US Secretary of State Hillary Clinton is missing the Democratic Party convention to build ties in Asia as the US relationship with China increasingly encroaches on politics back home.
Clinton, the most travelled Secretary of State in US history, was heading Sunday from a summit in the remote Cook Islands to Indonesia before she meets China's top leaders Tuesday and Wednesday in Beijing.
She will represent President Barack Obama at an Asia-Pacific summit in Vladivostok on September 8-9. The president formally launches his re-election bid at this week's Democratic convention in North Carolina.
Since narrowly losing the party nomination to Obama in 2008, Clinton has devoted her energy to foreign policy and carefully stayed out of domestic politics -- never showing an inch of public distance with her former rival while also maintaining cordial relationships with the rival Republican Party.
But China -- a major priority throughout her term -- has increasingly become a focus of Republican attacks with Obama's opponent Mitt Romney vowing a harder line on issues including trade, human rights and the military balance.
Representative Paul Ryan, Romney's pick for vice president, said that a Republican administration would do more to crack down on China's "cheating" on trade including "stealing" of US intellectual property.
Obama "said he'd go to the mat with China. Instead they're treating him like a doormat," Ryan told a rally in August in battleground state Ohio.
Romney has vowed that he would declare immediately that China is manipulating its currency by keeping the yuan artificially low and has accused Obama of keeping the US military "vastly under-resourced."
The Obama administration, while supporting some cuts in military spending, plans to reinforce the US presence in Asia and argues that it has filed a record number of trade complaints against China.
Clinton, asked in the Cook Islands about China's growing influence in the South Pacific, said that the United States wanted a "comprehensive, positive, cooperative relationship" between the world's two largest economies.
"We think it is good for our country, it's good for our people and, in fact, it's not only good for this region, it's good for the world," Clinton told reporters.
Clinton said that the United States also spoke "very frankly" on disagreements. She is expected in Asia to reaffirm calls for freedom of navigation in South China Sea, where Southeast Asian nations have accused Beijing of growing assertiveness.
China's state media have accused Clinton of seeking to "contain" the rising power through her trip, although Vice Foreign Minister Cui Tiankai sounded a more conciliatory note in the Cook Islands.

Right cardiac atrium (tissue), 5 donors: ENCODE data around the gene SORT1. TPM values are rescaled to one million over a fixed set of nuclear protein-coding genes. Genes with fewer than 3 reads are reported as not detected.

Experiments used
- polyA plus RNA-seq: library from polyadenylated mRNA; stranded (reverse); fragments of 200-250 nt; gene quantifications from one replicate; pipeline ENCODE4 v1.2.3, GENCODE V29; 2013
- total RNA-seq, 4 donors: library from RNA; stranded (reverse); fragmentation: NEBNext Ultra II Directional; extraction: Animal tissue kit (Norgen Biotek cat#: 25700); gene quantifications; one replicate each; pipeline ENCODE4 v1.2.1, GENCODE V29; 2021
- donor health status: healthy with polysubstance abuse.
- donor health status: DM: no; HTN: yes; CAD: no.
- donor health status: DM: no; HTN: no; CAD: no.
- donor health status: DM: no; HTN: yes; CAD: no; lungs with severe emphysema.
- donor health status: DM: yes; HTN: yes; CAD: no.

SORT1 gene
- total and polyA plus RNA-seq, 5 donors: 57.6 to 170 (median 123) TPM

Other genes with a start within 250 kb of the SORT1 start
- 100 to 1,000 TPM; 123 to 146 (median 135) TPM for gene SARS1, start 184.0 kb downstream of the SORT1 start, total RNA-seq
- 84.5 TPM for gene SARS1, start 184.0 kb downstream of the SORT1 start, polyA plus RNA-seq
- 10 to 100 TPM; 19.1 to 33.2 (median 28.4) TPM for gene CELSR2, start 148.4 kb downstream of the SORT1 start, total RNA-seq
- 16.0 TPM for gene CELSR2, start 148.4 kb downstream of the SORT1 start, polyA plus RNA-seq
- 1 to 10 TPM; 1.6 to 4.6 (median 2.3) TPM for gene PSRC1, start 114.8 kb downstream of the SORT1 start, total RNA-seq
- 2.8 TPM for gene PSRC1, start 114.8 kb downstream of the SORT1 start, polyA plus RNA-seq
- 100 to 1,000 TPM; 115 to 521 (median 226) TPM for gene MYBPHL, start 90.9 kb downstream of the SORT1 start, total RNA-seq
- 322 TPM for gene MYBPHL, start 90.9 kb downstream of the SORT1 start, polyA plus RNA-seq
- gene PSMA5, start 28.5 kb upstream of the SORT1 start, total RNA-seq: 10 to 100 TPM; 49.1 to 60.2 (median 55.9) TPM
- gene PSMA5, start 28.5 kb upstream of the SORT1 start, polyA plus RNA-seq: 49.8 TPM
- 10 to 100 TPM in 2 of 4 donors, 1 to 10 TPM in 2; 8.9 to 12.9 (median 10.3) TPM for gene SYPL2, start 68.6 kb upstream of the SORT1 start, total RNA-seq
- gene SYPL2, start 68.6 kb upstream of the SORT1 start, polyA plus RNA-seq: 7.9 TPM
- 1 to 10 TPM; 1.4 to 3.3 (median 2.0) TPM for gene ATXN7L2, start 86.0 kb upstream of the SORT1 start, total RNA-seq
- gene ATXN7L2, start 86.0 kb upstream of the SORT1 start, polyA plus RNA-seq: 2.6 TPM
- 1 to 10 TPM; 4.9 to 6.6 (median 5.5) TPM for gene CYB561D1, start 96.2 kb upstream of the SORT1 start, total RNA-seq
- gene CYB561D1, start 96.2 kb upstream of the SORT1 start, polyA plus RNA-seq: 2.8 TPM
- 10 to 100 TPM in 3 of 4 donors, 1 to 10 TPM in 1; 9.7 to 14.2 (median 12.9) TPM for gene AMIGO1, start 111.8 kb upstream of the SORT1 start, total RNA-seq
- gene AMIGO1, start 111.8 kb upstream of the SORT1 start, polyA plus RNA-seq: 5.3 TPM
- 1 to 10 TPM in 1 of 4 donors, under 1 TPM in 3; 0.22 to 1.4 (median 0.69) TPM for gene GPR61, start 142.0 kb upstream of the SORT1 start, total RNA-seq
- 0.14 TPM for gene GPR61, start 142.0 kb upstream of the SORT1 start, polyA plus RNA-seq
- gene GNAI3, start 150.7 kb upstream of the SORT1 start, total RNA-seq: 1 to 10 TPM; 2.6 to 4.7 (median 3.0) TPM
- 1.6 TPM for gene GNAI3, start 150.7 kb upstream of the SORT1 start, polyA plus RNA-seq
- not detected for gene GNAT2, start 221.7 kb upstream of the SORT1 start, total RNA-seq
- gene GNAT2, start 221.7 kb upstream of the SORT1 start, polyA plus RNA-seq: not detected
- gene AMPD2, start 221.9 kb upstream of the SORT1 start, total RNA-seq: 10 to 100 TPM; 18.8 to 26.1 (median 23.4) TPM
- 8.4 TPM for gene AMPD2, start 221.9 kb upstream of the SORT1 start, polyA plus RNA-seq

The state-run Xinhua news agency has had harsher words for Romney, accusing him of "poisoning the general atmosphere of US-China relations" through his "blame-China game."
Former US presidents Bill Clinton and George W. Bush also campaigned for a tougher line on Beijing -- Clinton's 1992 campaign spoke of the "butchers of Beijing" over the Tiananmen Square crackdown -- but chose cooperation once they entered the White House.
Still, Romney's promises are unusually specific. Nina Hachigian, a senior fellow at the Center for American Progress, a left-leaning think tank, said that branding China a currency manipulator would serve no purpose but potentially set off a trade war.
"It's not that we need to play 'nice' with China. We just need to find the best ways to further American interests. Basic human common sense suggests we should not anger China's top leaders and get nothing for it," Hachigian said.
Romney has also been strongly critical of Obama on Russia, calling Moscow the "number one geopolitical foe" of the United States.
Ernie Bower of the Center for Strategic and International Studies said he expected Clinton to "play it straight" on her trip and leave political squabbles up to Obama and his political team.
"Even for the Republicans, if you talk to the Romney people, they think that she has done a pretty good job," Bower said.
Clinton, who turns 65 next month, has repeatedly said that she will retire at the end of Obama's term in January regardless of the election and is not interested in another run for the White House.
But Clinton -- a hate figure for the right when she was first lady -- is now ranked in polls as one of the most popular US political figures, fuelling constant chatter of a new White House campaign in 2016.
Bill Clinton, who had an uneasy relationship with Obama in 2008 but has since rallied to his side, will deliver a key speech for him at the Democratic convention.